By Simon Miller
The Eurozone is in a mild recession according to the latest forecasts from the European Commission (EC).
Following contraction in late 2011, the EC forecasts that real GDP will stagnate in the European Union (EU) and contract by -0.3% in the euro area in 2012 while 2013 is expected to see growth forecasted at 1.3% for the EU and 1% for the eurozone.
In its forecast, the EC said: “While uncertainty about economic and financial prospects remains high, strong policy actions and major advancements in the EU institutional framework have brought about an easing of financial market tensions in the beginning of 2012 and a tentative stabilisation of confidence, expected to further strengthen over the forecast period.”
Unemployment is expected to remain high at 10% in the EU and 11% in the euro area over the forecast period while inflation is set to moderate gradually as the impact of higher oil prices and tax increases fades away.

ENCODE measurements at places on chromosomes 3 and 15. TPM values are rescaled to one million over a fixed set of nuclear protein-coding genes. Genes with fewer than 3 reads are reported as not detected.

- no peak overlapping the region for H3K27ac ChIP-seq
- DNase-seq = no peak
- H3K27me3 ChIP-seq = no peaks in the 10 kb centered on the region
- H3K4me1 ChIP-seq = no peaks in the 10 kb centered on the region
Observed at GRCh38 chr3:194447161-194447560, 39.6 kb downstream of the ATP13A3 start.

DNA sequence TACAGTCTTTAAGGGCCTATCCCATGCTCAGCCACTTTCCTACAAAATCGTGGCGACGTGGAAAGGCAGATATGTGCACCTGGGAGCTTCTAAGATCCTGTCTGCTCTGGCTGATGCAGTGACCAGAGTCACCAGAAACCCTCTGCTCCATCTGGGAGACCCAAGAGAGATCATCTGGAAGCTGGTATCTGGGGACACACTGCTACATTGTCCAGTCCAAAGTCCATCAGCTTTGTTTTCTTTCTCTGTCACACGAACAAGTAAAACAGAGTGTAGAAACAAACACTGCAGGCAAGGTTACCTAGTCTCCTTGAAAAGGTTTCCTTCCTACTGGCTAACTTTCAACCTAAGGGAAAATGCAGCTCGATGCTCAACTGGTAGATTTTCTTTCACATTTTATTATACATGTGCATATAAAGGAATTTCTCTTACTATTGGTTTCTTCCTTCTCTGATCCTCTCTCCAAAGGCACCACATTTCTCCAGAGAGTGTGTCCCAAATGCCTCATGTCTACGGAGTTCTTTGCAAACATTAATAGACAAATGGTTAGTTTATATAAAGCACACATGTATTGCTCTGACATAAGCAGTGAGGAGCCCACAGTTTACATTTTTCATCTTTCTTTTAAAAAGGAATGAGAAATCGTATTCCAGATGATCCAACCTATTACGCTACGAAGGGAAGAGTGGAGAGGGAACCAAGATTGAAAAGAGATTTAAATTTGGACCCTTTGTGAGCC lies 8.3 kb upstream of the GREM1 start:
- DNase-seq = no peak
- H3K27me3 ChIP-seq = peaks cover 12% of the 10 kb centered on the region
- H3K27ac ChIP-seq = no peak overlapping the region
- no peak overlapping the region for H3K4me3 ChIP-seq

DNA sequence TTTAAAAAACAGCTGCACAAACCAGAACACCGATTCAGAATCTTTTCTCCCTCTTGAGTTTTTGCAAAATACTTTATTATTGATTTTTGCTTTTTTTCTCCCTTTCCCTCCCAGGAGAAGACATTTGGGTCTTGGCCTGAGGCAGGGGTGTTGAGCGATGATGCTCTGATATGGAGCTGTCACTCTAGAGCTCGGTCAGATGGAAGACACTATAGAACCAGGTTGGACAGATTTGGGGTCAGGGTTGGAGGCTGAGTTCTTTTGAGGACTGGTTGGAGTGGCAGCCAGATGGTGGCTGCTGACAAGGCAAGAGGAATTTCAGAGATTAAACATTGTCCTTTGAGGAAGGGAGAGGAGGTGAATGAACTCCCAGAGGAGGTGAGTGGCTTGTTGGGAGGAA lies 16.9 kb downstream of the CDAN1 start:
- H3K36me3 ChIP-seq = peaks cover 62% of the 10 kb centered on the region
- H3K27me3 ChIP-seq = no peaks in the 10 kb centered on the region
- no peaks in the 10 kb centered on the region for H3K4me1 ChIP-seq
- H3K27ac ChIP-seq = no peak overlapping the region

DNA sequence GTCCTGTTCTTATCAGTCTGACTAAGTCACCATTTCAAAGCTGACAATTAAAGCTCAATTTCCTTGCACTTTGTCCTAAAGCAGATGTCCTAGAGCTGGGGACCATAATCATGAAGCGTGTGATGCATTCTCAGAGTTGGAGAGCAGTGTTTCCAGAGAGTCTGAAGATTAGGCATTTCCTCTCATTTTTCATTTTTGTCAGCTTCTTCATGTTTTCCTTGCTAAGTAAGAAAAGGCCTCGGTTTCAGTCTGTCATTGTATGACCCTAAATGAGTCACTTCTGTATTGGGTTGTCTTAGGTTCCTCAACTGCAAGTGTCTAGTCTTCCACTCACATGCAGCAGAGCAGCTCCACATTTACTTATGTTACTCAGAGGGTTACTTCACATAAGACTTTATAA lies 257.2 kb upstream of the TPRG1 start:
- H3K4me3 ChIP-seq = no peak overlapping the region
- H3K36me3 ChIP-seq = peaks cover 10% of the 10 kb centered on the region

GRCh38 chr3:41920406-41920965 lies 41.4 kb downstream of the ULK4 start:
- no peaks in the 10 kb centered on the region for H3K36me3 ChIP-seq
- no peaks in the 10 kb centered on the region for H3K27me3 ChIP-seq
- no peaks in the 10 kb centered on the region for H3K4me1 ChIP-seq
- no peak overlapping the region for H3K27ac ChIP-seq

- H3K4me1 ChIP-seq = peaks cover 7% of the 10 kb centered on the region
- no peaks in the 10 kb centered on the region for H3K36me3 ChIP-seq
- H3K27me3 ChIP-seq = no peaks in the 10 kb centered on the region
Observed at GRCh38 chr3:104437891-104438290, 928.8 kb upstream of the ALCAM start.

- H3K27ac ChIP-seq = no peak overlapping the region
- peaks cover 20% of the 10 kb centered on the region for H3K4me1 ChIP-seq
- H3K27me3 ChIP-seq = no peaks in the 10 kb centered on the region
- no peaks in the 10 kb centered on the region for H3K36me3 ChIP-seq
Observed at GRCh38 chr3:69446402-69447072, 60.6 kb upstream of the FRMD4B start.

Fiscal consolidation is forecast to progress, with public deficits in 2013 declining to 3.3% in the EU and just below 3% in the euro area.
“The economic situation differs considerably across member States, also in view of the ongoing adjustment to the large disparities in external positions and structural conditions that have come to the fore over the last year,” said the forecast.
Olli Rehn, Commission vice-president for Economic and Monetary Affairs and the Euro said: "We are witnessing an ongoing adjustment of the fiscal and structural imbalances built up before and after the onset of the crisis, made worse by the still weak economic sentiment."
He added: "Without further determined action, however, low growth in the EU could remain. Sound public finances are the condition for lasting growth, and building on the new strong framework for economic governance, we must support the adjustment by accelerating stability and growth-enhancing policies."
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